First of all, may Steve Jobs rest in perfect peace. The eleator ride is quite something. If the lady has been working with Apple then obviously she must know what she contributes to the success ofvthe company. If she does not know that or has not yet figured that out then mat be she needs to reassess the values of whatever she is doing.

    I have always considered HR to be strategically aligned to the objectives, vision of the company to be able to provide the required functions specifically recruitment and training – always looking at direction the company is taking.

    It is only a pity that she has to be fired in the way Steve did. To be frank people like Steve Jobs are so much involved in getting people who are not only interested in their profession but are also capable of aligning their functions to those of the company and as such did not think that he has done something wrong.

  13. Maria Grant Says:

    Femi,

    I agree with you, I believe Steve would subsequently inform HR of the situation. But whatever she does in the company did not convince Steve that her functions add any value to the success of the company.

    I would like to believe the lady was not the only one fired but many others faced the same situation.

    HR would also take care of the humiliation the lady faced in the elevator.

  14. Karen Griffin Says:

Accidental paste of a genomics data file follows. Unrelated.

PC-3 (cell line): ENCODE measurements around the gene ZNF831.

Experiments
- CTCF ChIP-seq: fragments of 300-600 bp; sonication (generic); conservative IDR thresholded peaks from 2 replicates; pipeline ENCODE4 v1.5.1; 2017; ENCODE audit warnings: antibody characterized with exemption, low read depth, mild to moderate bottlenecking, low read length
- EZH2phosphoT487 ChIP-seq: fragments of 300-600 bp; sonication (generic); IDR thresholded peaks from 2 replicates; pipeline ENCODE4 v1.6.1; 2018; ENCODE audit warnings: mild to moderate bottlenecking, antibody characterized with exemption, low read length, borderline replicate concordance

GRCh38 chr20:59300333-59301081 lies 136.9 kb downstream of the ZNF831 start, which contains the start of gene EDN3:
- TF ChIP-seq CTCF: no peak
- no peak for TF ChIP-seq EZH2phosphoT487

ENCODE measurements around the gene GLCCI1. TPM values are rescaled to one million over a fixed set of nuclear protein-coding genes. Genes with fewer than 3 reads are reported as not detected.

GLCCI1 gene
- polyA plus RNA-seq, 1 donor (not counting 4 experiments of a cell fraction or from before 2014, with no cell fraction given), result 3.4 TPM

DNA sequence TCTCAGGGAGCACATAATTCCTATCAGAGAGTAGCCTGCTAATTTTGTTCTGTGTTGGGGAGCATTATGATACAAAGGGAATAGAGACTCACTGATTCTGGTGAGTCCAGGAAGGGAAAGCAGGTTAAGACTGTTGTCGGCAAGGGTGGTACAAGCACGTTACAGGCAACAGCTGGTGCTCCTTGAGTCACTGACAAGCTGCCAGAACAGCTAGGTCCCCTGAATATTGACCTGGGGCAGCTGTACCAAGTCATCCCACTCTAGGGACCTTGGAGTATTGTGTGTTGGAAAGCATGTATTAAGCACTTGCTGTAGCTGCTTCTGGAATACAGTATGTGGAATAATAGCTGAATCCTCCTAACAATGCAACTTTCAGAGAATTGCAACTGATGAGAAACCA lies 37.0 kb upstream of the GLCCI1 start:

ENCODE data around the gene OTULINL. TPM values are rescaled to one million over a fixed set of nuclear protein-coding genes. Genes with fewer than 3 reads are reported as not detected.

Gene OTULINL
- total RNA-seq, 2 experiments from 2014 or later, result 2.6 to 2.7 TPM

Obviously, this story isn’t about appropriate HR behavior, how to keep employees, boosting morale, or current laws concerning employee rights. This is a story of being able to be quick thinking and about always being aware of how your performance helps your company everyday. The story doesn’t tell how many lawyers he fought with, fired, or paid when they disagreed with his “Kingly” attitude when employees brought suit against him, which they may have had the right to do. I certainly would not want to be working in an HR office that had to deal with a CEO with his attitudes. It makes me wonder what types of contracts his employees had to sign…perhaps something that said, “can be fired at a moment’s notice without cause”. Watch the fine print!

  15. Alan Says:

    As I mentioned in the caveat at the end of the article: As an HR guy, I’m personally not a big advocate of what Steve Jobs did in this situation.

    Though he was truly a genius, giving the old “surprise goodbye” without prior notice, candid feedback and a rigorously candid performance evaluation is not my cup of tea. And it’s also not good for company culture and it’ll give your Legal Department fits…and it IS demoralizing.

    But most HR folks know all this already. So, that wasn’t the point of the article. This wasn’t an an article about the proper way to terminate people.

    This was an article about a far more important point…which is contained in the KEY QUESTIONS in the article.

    So what say you: Could you survive the elevator ride?

  16. joven san pedro Says:

    I too would not be a convert to the “culture” exemplified by the elevator story.But the key questions are undoubtedly important. HR people in every organization should have a clear and commonly understood answer.Not that there should be one answer. Organizations vary in their needs and stages of development. Therefore, what is a very critical contribution of HR in one organization may not have the same value/criticality in another.
    I think though that regardless of the content,form or name of HR work/thrust, it must be seen creating or enhancing the organization’s capacity and readiness to perform excellently and be competitive in its business on a sustained basis.At the end of the day, organizational leaders want to see their companies 1)achieving their goals, 2) getting better than competition